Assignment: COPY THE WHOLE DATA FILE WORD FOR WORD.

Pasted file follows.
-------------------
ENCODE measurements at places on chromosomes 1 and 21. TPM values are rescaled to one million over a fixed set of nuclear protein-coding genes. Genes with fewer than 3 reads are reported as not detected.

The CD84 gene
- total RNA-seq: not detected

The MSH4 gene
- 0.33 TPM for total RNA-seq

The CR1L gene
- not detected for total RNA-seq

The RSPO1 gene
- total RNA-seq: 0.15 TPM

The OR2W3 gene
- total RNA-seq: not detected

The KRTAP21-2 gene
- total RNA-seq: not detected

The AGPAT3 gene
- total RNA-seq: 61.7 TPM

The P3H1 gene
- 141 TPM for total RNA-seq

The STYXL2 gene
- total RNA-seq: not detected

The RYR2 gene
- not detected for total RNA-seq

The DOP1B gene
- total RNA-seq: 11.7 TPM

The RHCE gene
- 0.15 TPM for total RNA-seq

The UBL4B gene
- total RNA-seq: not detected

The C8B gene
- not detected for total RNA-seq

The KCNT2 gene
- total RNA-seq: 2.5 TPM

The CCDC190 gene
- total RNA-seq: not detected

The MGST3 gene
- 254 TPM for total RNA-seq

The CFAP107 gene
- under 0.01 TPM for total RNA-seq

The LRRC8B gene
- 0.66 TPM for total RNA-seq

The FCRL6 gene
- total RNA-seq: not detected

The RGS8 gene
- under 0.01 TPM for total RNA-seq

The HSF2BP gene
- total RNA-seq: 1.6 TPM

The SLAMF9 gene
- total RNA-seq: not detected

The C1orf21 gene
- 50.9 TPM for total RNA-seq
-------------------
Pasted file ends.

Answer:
ENCODE measurements at places on chromosomes 1 and 21. TPM values are rescaled to one million over a fixed set of nuclear protein-coding genes. Genes with fewer than 3 reads are reported as not detected.

The CD84 gene
- total RNA-seq: not detected

The MSH4 gene
- 0.33 TPM for total RNA-seq

The CR1L gene
- not detected for total RNA-seq

The RSPO1 gene
- total RNA-seq: 0.15 TPM

The OR2W3 gene
- total RNA-seq: not detected

The KRTAP21-2 gene
- total RNA-seq: not detected

The AGPAT3 gene
- total RNA-seq: 61.7 TPM

The P3H1 gene
- 141 TPM for total RNA-seq

The STYXL2 gene
- total RNA-seq: not detected

The RYR2 gene
- not detected for total RNA-seq

The DOP1B gene
- total RNA-seq: 11.7 TPM

The RHCE gene
- 0.15 TPM for total RNA-seq

The UBL4B gene
- total RNA-seq: not detected

The C8B gene
- not detected for total RNA-seq

The KCNT2 gene
- total RNA-seq: 2.5 TPM

The CCDC190 gene
- total RNA-seq: not detected

The MGST3 gene
- 254 TPM for total RNA-seq

The CFAP107 gene
- under 0.01 TPM for total RNA-seq

The LRRC8B gene
- 0.66 TPM for total RNA-seq

The FCRL6 gene
- total RNA-seq: not detected

The RGS8 gene
- under 0.01 TPM for total RNA-seq

The HSF2BP gene
- total RNA-seq: 1.6 TPM

The SLAMF9 gene
- total RNA-seq: not detected

The C1orf21 gene
- 50.9 TPM for total RNA-seq